The March of Dimes web site has practical information for women here.
The Immunization for Women website from ACOG reinforces the message:
“All women who will be pregnant during influenza (flu) season (October through May) should receive the inactivated influenza vaccine. The live attenuated influenza vaccine is contraindicated for pregnant women. The influenza vaccine is safe for pregnant women and their unborn children as well as postpartum and breast feeding women and can be given during any trimester. Immunizing pregnant and postpartum women against seasonal influenza can protect the mother and may help her baby by preventing the spread of the flu from mother to child following delivery. The seasonal flu vaccine has been given safely to millions of pregnant women over the past 45 years.”
Women are listening, with 47 percent of pregnant women surveyed by CDC in early 2012 reporting getting their flu shot, up from less than 30 percent four years ago.
So go get your flu shot. And tell your pregnant sister-in-law or co-worker to get hers, too. Let’s help keep pregnant women and newborns out of the headlines by spreading the word.
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As a parent, you always do everything you can to keep your family safe. With flu season starting early this year, have you taken the steps to protect yourself and your family from flu? Most of the country is now seeing high levels of flu activity, and this may continue for some time. Unfortunately, there is nothing that provides 100% protection against flu. However, flu vaccine is the single best way to protect against seasonal flu and is especially important for children younger than 5 and children of any age with other health complications such as asthma, neurological disease or immune deficiencies. Here are six important things parents should know:
1. A flu vaccine is the best way to prevent flu. If anyone in your family hasn’t gotten a flu vaccine yet, go get vaccinated now! With very few exceptions, everyone 6 months and older should get vaccinated each year, and it’s especially important for people at high risk to get vaccinated. If your child has a high risk condition or an egg allergy, ask your doctor which vaccine is best. Also, flu vaccine may be a little harder to find now than it was in the fall, so you may need to contact more than one provider (pharmacy, health department, or doctor) to find available vaccine. The flu vaccine locator may be helpful to you in your search.
2. Flu vaccines cannot give you the flu. Flu vaccines cannot give you the flu because they are made from killed or weakened influenza viruses. Unfortunately, there are a couple reasons why it’s still possible to get the flu even if you were vaccinated. First, people may be exposed to a flu virus shortly before getting vaccinated or during the period (roughly two weeks) it takes the body to build its immune response after vaccination. Second, there’s a possibility of catching a flu virus not included in the vaccine. And last, some people can get sick with a flu virus that’s in the vaccine even if they got vaccinated, partly due to health and age factors.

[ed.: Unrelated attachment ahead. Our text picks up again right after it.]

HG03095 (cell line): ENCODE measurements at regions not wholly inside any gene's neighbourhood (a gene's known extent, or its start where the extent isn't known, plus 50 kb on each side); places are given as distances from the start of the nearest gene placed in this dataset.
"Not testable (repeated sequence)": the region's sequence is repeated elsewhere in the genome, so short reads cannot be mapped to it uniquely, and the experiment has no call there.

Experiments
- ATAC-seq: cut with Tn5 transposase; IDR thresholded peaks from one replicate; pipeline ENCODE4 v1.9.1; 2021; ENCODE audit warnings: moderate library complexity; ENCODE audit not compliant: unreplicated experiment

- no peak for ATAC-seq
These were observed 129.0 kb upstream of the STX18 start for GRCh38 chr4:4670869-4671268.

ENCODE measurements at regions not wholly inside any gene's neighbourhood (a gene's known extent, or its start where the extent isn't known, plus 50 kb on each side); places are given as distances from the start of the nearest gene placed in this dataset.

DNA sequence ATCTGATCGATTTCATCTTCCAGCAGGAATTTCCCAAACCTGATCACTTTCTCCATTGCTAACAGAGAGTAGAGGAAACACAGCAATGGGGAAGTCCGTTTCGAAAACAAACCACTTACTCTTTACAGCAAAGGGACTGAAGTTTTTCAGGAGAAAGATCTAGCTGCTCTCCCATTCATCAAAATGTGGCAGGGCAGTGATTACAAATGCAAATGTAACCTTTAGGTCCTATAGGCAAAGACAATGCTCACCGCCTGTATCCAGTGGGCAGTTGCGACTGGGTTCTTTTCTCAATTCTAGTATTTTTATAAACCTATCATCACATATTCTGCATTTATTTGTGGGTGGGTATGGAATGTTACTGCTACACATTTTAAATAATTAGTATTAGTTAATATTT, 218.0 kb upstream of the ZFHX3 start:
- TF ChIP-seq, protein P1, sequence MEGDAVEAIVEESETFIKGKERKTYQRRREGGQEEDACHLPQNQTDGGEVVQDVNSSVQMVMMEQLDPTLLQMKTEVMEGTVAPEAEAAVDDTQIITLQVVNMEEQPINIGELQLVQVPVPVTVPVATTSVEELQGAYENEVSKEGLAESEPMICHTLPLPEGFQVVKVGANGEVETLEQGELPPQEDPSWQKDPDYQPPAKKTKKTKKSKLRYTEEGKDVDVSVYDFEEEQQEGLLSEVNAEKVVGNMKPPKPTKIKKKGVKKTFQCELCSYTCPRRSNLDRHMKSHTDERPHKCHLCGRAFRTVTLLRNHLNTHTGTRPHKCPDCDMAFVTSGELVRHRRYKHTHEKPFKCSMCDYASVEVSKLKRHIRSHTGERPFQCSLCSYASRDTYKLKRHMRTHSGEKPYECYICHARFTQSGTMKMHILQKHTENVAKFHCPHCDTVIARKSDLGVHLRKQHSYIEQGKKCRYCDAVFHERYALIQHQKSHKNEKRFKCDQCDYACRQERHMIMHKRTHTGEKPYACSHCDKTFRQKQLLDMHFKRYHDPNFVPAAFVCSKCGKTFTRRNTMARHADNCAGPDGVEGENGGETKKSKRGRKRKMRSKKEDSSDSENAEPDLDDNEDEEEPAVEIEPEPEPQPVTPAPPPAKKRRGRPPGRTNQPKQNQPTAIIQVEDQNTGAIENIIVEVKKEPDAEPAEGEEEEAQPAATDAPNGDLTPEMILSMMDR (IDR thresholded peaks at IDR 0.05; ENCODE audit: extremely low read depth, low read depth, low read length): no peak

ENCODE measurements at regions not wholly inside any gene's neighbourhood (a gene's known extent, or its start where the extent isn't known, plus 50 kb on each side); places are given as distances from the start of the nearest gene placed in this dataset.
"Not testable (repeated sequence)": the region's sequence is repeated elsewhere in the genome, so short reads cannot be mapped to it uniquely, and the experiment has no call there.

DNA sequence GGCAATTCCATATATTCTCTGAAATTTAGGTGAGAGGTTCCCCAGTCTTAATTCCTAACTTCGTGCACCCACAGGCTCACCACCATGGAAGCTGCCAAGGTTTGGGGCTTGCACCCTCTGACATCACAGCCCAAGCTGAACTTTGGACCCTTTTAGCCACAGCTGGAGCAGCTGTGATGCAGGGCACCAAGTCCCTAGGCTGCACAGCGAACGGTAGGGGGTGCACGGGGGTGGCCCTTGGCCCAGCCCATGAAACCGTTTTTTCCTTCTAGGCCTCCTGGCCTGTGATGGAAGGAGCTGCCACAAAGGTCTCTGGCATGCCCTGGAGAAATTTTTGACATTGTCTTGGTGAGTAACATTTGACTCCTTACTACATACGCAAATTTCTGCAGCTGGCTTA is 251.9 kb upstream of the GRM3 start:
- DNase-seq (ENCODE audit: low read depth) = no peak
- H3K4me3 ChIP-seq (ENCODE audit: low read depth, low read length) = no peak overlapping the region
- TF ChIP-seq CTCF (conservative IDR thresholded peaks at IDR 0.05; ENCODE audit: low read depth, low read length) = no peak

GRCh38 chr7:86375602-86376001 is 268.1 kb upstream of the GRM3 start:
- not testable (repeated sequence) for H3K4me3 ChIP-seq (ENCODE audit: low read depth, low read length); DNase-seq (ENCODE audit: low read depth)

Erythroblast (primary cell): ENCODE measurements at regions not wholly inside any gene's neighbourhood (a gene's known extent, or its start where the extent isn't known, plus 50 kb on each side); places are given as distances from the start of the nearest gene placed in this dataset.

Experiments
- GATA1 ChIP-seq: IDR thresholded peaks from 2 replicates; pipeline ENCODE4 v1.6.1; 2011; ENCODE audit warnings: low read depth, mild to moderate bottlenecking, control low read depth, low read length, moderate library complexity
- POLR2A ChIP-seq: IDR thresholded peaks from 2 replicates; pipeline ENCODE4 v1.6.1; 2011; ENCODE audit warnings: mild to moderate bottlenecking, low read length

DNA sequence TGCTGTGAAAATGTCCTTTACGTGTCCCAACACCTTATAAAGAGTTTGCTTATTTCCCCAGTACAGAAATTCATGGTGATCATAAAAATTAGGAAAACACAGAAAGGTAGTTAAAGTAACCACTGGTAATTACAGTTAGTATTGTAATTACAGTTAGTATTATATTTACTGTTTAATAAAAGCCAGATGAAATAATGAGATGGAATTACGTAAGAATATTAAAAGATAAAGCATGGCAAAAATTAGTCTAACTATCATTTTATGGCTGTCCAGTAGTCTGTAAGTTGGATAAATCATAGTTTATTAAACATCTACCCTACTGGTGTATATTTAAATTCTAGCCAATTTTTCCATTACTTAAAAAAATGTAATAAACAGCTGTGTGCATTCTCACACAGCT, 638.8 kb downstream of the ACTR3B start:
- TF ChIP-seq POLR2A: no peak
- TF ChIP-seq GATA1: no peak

3. Stay away from sick people. Flu spreads mainly in the droplets of sick people who are coughing and sneezing, so have your family stay away from people who are sick as much as possible, and, if you are sick, stay away from people who are well. Both kids and parents should stay home during illness and for at least 24 hours after fever is gone unless medical care is needed. (Your fever should be gone without the use of a fever-reducing medicine.)
4. Ask your doctor about antiviral drugs. If your family does get sick with the flu, antiviral drugs can be used to treat the illness. Antiviral drugs can make illness milder and shorten the time you are sick. If you or someone in your family has a high risk condition, antiviral drugs are especially important, and treatment should be started as soon as possible. A doctor will decide whether antiviral drugs are needed (you will need a prescription to get them), but you need to take the first step by asking the doctor about your illness.
5. “Everyday healthy habits” are still important. Make sure everyone in your family knows to cover their nose and mouth with a tissue when coughing or sneezing. And remember to wash hands with soap and water often. These last tips are good ones to live by during and outside of flu season and can help protect against the spread of other viruses too. Let’s all do our part to prevent the flu!
6. Know when to seek medical attention. Parents should seek medical attention if their child is not drinking enough fluids, if there is persistent or severe vomiting, if flu-like symptoms linger or improves and returns, if there is difficulty breathing, or other health conditions that are accompanied by flu symptoms, including a fever and/or cough. For infants, parents should watch for signs of inability to eat, trouble breathing, no tears when crying, and significantly fewer wet diapers than normal.
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Graco Recalling Classic Wood Highchairs Due To Fall Risk
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Women Who Have Heart Attacks More Likely to Call 911
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German Cabinet Approves Bill Allowing Circumcision of Boys
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Transgender at Five